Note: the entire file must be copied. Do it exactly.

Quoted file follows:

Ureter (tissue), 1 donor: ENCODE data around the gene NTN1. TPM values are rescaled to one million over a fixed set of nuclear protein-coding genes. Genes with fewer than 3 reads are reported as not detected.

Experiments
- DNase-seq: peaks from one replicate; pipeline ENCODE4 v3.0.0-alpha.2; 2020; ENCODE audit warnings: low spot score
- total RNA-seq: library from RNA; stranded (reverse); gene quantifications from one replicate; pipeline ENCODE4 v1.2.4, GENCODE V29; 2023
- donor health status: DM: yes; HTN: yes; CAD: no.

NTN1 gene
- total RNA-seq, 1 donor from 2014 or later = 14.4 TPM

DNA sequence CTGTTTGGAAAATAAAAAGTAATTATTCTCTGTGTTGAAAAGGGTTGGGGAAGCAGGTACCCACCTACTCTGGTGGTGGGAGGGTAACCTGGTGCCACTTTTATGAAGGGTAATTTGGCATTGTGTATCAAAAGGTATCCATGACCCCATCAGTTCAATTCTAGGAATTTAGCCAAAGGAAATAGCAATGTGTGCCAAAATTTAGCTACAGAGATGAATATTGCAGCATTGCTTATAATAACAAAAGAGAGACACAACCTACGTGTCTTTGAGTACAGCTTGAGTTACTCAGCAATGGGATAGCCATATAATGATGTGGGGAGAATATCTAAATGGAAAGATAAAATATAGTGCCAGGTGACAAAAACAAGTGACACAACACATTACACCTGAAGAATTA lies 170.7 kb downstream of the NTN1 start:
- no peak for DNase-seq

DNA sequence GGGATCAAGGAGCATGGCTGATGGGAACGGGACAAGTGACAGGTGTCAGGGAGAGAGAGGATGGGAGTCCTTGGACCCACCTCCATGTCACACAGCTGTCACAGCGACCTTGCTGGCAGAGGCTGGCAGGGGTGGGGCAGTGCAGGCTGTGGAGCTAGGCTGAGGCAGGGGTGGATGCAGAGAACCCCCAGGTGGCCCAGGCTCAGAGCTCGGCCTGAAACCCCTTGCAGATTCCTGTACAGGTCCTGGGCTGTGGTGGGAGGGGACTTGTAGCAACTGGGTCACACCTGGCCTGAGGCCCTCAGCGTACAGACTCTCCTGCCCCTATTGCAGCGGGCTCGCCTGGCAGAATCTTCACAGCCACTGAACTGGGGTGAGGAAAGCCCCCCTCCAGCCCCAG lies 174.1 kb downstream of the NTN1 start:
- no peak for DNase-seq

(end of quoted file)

Ureter (tissue), 1 donor: ENCODE data around the gene NTN1. TPM values are rescaled to one million over a fixed set of nuclear protein-coding genes. Genes with fewer than 3 reads are reported as not detected.

Experiments
- DNase-seq: peaks from one replicate; pipeline ENCODE4 v3.0.0-alpha.2; 2020; ENCODE audit warnings: low spot score
- total RNA-seq: library from RNA; stranded (reverse); gene quantifications from one replicate; pipeline ENCODE4 v1.2.4, GENCODE V29; 2023
- donor health status: DM: yes; HTN: yes; CAD: no.

NTN1 gene
- total RNA-seq, 1 donor from 2014 or later = 14.4 TPM

DNA sequence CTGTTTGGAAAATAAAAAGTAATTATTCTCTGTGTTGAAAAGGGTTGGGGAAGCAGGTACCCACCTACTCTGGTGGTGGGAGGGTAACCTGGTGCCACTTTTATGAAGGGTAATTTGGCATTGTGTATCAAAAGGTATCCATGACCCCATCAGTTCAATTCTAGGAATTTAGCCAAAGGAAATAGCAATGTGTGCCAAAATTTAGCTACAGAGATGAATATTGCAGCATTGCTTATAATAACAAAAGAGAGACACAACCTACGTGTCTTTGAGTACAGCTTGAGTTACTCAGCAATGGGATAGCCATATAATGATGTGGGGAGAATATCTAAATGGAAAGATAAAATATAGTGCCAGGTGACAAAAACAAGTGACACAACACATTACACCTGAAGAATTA lies 170.7 kb downstream of the NTN1 start:
- no peak for DNase-seq

DNA sequence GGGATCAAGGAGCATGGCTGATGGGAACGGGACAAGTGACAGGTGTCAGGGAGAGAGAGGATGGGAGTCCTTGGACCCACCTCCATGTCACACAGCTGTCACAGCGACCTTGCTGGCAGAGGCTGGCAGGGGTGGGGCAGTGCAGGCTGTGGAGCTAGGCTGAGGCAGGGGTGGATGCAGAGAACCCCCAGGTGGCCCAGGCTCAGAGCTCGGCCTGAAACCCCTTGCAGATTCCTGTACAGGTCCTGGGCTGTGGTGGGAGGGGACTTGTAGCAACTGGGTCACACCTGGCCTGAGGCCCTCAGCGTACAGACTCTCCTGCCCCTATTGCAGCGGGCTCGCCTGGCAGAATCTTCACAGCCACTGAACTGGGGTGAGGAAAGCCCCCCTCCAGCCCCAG lies 174.1 kb downstream of the NTN1 start:
- no peak for DNase-seq